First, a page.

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As flood waters recede, new problems plague Lake Ontario homes

As flood waters recede, new problems plague Lake Ontario homes

People living along the shore of Lake Ontario in New Haven are starting to finally see some of the flooding recede, but now they're facing a new set of challenges the flooding leaves behind.

In addition to damaging property, residents have to also be aware of health concerns with the water too.

The Oswego County Health Department says to keep kids safe, tell them to avoid touching any dead animals nearby. Also, if their toys or stuffed animals have been in contact with the dirty water, throw them away or at least wash them out rigorously.

If you're cleaning up around your home, avoid open toed shoes and always use gloves to avoid infections.

Mold is a big concern after the water leaves. The EPA says to avoid working on it yourself and call in a professional. Also, while public water is secure and safe to drink, the county recommends well water be tested.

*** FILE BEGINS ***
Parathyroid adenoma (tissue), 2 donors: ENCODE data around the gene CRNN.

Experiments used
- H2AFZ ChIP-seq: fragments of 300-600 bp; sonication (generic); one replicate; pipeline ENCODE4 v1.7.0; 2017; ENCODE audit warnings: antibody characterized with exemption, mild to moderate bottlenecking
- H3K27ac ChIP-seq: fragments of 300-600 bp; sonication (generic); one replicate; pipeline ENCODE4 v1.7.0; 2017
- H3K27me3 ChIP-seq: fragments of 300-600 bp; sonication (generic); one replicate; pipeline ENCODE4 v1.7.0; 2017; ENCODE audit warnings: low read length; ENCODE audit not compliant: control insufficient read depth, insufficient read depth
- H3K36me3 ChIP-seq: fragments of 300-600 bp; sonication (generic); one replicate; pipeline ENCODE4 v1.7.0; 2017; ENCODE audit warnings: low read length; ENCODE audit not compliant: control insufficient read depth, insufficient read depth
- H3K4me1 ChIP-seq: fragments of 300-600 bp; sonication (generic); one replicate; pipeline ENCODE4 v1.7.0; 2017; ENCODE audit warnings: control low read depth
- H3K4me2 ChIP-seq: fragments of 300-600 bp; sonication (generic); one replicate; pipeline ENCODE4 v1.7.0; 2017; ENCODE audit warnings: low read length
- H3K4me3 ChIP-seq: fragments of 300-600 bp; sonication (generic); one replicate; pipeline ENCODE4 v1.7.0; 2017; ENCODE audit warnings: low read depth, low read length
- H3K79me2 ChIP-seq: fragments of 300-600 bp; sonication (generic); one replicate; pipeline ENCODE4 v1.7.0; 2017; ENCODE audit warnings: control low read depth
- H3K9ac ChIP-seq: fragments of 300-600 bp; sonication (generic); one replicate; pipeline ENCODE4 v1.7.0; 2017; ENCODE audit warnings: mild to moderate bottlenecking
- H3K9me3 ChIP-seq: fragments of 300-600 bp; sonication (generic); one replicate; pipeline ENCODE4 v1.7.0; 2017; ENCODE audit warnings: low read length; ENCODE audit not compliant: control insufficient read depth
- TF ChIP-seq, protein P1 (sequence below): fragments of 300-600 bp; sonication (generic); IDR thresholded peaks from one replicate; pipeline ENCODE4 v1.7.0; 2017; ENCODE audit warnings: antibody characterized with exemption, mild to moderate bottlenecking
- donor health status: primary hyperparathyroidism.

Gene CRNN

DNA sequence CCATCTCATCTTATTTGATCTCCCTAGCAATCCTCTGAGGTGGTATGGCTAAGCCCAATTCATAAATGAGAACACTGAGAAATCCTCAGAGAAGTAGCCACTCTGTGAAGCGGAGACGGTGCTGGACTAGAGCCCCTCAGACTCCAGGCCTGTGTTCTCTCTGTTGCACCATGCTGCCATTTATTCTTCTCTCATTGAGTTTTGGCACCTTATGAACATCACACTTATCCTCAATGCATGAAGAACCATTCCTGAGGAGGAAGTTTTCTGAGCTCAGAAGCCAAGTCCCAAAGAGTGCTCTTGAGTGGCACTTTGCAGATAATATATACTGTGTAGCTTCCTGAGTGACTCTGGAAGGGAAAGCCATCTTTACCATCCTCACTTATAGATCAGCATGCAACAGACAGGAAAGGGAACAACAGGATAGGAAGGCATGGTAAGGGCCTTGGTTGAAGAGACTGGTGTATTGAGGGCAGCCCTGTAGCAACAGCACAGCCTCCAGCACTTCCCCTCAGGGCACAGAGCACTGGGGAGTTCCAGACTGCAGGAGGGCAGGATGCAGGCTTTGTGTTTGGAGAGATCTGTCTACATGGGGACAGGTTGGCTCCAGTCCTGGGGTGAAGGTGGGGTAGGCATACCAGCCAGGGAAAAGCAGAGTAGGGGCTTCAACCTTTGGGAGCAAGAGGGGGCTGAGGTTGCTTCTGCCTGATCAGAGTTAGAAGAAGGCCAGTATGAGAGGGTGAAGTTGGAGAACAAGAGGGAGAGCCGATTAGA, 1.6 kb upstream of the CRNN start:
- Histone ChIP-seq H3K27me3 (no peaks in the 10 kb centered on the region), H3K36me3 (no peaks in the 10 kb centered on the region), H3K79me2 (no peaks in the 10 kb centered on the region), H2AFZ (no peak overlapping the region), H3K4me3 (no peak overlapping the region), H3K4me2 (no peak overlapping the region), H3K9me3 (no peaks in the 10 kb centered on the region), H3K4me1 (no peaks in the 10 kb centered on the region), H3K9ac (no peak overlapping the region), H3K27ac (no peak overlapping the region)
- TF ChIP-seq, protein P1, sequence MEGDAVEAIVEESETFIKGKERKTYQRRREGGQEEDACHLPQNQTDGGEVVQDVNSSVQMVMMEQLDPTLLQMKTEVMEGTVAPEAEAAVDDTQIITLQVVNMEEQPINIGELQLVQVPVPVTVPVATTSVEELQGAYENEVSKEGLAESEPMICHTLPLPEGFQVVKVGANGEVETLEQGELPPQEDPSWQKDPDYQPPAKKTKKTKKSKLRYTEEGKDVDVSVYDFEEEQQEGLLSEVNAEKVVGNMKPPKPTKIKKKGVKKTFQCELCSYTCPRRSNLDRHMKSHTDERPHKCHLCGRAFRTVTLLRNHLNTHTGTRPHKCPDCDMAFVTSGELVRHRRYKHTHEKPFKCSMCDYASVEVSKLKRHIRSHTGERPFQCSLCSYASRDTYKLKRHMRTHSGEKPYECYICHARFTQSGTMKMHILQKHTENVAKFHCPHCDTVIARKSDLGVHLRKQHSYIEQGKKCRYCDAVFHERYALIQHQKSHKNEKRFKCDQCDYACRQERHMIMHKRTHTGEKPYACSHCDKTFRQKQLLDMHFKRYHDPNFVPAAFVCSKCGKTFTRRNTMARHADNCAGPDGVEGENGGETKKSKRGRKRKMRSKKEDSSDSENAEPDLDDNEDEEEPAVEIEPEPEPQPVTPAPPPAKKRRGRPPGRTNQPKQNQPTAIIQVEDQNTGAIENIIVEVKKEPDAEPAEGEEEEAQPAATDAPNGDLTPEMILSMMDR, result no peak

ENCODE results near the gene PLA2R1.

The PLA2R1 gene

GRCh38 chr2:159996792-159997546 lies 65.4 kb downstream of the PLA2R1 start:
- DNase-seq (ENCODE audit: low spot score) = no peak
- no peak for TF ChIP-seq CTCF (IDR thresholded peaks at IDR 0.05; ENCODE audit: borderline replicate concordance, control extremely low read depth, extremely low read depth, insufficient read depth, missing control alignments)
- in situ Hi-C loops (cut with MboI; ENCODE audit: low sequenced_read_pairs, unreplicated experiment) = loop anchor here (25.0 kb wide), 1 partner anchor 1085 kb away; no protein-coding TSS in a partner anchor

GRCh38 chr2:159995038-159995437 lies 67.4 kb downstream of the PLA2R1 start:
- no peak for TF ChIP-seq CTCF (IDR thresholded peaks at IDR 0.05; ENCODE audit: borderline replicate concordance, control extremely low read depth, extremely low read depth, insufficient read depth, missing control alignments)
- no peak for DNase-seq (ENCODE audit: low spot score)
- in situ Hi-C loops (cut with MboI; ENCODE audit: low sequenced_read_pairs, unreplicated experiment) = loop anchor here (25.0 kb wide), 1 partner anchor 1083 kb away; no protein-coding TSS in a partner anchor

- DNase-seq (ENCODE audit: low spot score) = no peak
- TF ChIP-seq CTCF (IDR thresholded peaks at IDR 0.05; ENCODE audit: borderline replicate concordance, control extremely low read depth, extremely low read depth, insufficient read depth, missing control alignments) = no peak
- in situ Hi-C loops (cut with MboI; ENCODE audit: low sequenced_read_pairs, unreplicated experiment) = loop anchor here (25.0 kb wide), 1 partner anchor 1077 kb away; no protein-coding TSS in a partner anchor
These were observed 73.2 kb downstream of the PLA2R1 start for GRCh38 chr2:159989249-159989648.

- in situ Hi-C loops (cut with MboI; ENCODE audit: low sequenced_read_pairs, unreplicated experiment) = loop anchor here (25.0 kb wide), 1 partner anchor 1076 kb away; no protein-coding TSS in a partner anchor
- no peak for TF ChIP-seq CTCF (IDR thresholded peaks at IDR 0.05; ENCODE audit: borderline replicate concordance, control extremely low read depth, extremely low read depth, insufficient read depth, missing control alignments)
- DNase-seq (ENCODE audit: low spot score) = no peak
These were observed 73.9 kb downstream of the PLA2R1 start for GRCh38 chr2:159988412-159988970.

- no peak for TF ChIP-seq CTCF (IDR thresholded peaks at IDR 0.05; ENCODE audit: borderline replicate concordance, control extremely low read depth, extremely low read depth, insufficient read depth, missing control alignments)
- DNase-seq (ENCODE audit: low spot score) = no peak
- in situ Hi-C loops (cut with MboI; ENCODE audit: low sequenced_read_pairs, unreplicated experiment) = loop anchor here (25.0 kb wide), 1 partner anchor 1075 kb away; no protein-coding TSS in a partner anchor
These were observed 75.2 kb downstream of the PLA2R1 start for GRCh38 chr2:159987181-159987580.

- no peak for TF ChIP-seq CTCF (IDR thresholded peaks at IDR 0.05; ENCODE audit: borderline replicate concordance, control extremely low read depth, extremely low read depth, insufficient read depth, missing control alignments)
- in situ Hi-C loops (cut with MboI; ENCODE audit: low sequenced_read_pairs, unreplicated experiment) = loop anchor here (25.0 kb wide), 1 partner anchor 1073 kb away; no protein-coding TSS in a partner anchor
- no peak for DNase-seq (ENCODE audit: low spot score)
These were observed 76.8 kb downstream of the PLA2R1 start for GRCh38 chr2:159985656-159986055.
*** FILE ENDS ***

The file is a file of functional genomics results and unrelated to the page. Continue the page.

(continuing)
"Currently if you are in private water if you aren't sure if it's affected or not play it safe and either use bottled water or boil your water for more then two minutes," says Jiancheng Huang, Director of the Oswego County Health Department.

Huang also notes with summer coming up, mosquito season is just around the corner. With that in mind, it's important to remove as much standing water as possible once the water goes down to give those mosquitoes fewer areas to reproduce.

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